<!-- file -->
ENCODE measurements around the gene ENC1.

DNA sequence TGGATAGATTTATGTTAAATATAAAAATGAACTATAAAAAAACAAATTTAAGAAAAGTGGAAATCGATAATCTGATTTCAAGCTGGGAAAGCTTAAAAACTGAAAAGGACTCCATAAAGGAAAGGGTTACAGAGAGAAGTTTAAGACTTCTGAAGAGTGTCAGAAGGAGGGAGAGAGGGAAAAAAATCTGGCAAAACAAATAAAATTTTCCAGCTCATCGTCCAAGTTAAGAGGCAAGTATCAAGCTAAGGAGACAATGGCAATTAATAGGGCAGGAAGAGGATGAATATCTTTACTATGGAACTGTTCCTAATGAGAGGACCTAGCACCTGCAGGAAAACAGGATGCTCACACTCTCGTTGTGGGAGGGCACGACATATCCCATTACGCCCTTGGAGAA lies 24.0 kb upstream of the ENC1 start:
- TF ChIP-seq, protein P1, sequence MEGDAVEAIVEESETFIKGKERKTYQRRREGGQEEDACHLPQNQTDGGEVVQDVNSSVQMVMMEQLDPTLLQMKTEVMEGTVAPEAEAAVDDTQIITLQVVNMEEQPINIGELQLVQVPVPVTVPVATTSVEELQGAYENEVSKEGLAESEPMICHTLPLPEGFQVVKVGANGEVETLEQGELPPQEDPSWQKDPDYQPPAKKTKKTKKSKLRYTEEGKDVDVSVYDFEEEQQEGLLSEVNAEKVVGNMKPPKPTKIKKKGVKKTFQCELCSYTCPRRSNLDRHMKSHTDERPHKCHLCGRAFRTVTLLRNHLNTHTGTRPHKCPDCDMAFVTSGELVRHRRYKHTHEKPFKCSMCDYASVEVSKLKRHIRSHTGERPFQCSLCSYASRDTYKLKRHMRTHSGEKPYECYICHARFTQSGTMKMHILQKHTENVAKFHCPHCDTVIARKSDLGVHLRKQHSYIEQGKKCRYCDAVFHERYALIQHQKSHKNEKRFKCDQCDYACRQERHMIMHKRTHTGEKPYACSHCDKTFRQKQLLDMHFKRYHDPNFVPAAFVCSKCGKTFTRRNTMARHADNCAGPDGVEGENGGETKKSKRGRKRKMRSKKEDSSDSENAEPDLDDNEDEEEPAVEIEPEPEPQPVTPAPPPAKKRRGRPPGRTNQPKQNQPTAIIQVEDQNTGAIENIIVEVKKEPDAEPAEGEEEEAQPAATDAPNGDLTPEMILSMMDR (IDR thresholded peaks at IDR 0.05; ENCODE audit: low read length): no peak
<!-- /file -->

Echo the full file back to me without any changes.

ENCODE measurements around the gene ENC1.

DNA sequence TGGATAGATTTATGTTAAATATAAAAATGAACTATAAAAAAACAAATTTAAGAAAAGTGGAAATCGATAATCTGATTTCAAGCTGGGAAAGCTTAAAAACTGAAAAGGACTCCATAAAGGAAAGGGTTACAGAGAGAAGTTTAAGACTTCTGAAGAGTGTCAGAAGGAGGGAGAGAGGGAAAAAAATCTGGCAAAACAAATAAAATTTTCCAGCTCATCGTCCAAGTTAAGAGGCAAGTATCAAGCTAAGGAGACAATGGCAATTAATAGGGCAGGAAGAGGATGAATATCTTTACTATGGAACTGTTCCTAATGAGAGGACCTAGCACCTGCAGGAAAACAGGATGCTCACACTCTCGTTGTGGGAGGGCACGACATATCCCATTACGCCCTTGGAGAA lies 24.0 kb upstream of the ENC1 start:
- TF ChIP-seq, protein P1, sequence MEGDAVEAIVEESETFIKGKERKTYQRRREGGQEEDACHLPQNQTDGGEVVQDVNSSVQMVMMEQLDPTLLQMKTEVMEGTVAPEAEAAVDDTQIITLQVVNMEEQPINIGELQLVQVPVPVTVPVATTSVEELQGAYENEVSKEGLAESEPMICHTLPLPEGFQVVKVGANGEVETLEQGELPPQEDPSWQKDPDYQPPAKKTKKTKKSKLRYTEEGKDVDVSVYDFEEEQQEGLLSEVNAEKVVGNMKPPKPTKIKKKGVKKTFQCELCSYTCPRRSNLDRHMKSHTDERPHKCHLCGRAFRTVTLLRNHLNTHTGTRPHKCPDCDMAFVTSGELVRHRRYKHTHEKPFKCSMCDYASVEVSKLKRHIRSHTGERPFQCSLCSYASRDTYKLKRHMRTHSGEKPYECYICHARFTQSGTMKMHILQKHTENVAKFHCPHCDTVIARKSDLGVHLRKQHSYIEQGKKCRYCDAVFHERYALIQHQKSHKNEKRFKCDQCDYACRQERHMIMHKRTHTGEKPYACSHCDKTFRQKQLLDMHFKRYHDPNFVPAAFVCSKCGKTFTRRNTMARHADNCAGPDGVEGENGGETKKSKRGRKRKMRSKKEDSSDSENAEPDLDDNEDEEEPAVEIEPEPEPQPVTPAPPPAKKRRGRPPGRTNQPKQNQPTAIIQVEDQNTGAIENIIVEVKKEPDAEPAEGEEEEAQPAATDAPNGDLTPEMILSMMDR (IDR thresholded peaks at IDR 0.05; ENCODE audit: low read length): no peak